According to the UN Food and Agriculture Organization (FAO), up to 60 per cent of the world’s unused or under-used arable land lies in Africa alone, where some 240 million hectares suitable for crop production remain uncultivated. At the same time we are seeing a great rush for land, with a booming middle class shifting to a more meat-based diet. Concerns over food security are bringing new types of investors into the market for large land deals and an increasingly global supply chain is connecting local producers to lucrative export markets. We have never seen such a buoyant market for agricultural assets and the need to expand in Sub-Saharan Africa has not escaped investors.
However, a one-size-fits-all, region-wide approach to agribusiness investment, will fail to unlock Sub-Saharan Africa’s agribusiness potential. Different types of investment will be better suited to particular regulatory, economic and infrastructure environments. As our rankings attest, the size of the agricultural sector alone is no measure for successful investment and operations.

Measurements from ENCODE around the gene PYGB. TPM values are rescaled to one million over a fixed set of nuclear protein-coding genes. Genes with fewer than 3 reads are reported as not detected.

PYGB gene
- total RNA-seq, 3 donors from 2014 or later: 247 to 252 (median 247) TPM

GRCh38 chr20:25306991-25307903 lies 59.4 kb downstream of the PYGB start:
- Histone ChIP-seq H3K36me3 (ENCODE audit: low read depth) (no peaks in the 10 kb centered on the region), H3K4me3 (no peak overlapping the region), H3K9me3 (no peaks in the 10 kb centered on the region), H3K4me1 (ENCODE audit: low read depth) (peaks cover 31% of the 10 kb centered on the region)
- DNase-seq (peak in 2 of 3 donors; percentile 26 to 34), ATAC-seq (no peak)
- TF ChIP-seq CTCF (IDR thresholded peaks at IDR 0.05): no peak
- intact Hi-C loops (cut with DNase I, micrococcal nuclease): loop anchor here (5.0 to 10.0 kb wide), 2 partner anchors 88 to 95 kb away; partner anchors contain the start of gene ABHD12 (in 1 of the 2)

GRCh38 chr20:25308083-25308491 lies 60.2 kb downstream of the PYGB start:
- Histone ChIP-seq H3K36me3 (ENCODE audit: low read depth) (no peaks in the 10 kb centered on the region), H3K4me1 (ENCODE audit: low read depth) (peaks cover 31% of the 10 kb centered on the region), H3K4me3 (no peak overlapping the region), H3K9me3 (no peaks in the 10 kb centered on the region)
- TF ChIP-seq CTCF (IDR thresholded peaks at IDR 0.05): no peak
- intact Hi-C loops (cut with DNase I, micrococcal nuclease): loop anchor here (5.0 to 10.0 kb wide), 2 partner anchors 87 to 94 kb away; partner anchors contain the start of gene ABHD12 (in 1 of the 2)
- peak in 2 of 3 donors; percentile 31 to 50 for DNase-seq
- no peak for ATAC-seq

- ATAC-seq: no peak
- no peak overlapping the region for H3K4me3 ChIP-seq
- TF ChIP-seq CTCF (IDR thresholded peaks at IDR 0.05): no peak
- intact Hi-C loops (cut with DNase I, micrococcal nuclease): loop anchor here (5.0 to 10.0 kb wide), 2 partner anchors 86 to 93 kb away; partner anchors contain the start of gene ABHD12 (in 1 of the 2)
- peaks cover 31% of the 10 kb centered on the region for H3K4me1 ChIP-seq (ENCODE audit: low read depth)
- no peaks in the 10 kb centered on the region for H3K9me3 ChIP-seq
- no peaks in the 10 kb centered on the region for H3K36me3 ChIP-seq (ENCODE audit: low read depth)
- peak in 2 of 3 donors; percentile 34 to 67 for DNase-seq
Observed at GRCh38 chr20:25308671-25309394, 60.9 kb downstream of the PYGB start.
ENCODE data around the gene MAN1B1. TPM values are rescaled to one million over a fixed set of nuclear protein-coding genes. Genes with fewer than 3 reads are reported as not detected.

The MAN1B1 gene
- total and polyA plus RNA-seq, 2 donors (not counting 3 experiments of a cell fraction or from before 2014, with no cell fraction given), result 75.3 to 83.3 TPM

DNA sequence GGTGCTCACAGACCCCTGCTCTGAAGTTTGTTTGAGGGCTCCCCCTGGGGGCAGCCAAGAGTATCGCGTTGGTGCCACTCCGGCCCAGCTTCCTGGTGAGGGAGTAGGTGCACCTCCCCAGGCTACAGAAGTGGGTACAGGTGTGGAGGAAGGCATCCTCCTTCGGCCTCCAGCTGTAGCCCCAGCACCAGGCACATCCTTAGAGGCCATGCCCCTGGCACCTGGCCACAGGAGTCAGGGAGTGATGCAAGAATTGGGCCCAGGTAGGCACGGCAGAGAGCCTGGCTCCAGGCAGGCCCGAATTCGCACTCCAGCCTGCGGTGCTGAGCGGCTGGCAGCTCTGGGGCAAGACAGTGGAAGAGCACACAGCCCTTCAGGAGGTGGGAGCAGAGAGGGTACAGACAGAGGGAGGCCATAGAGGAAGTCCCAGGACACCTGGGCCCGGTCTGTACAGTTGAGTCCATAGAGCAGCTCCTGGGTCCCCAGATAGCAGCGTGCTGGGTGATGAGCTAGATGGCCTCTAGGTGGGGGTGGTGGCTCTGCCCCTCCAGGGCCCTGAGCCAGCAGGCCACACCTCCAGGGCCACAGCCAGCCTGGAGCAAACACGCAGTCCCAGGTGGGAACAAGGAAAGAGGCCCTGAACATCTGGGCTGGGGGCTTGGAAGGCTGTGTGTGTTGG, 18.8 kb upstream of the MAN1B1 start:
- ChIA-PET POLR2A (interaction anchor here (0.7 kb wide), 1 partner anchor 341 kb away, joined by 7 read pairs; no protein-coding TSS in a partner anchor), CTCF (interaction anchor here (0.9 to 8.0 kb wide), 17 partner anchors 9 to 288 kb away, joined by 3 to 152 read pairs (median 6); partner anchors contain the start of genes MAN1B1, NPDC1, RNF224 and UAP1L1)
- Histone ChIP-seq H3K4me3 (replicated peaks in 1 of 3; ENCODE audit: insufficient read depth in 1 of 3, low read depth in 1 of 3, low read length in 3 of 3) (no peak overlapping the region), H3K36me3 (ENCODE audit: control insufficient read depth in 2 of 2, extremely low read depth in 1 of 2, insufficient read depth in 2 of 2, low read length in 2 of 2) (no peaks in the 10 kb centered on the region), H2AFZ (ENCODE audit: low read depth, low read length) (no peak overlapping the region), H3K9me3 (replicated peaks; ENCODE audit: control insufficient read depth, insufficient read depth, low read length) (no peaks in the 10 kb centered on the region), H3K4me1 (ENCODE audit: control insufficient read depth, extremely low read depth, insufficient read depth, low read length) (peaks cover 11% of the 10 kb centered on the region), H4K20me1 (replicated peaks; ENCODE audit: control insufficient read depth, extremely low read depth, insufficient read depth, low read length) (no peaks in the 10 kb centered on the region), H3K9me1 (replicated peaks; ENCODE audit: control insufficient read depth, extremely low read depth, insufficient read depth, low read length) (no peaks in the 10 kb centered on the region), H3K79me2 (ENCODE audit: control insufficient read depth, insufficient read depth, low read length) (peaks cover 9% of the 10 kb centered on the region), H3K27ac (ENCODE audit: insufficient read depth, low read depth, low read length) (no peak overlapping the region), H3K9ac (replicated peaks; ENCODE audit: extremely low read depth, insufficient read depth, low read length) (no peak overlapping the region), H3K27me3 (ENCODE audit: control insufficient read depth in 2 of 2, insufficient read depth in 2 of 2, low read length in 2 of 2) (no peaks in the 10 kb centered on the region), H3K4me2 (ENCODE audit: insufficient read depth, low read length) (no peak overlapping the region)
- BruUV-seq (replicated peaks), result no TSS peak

The fact that the top five economies based on the size of the agricultural sector include both Angola and the Democratic Republic of Congo, two countries which have experienced significant conflict and instability recently, highlights the need for a more nuanced view of opportunities in the region.
The Linklaters’ Agribusiness Investment Matrix (AIM Africa) seeks to offer solutions to the Sub-Saharan African agribusiness puzzle by identifying overall agribusiness potential in 21 countries. AIM Africa ranks countries according to agribusiness attractiveness, quality of investment, infrastructure, environment, and business and regulation to help investors determine the kinds of opportunities that are financially viable now and in the future.
This report breaks our key findings into the following types of investment opportunities : fertile grounds, reliable harvests, shoots of growth.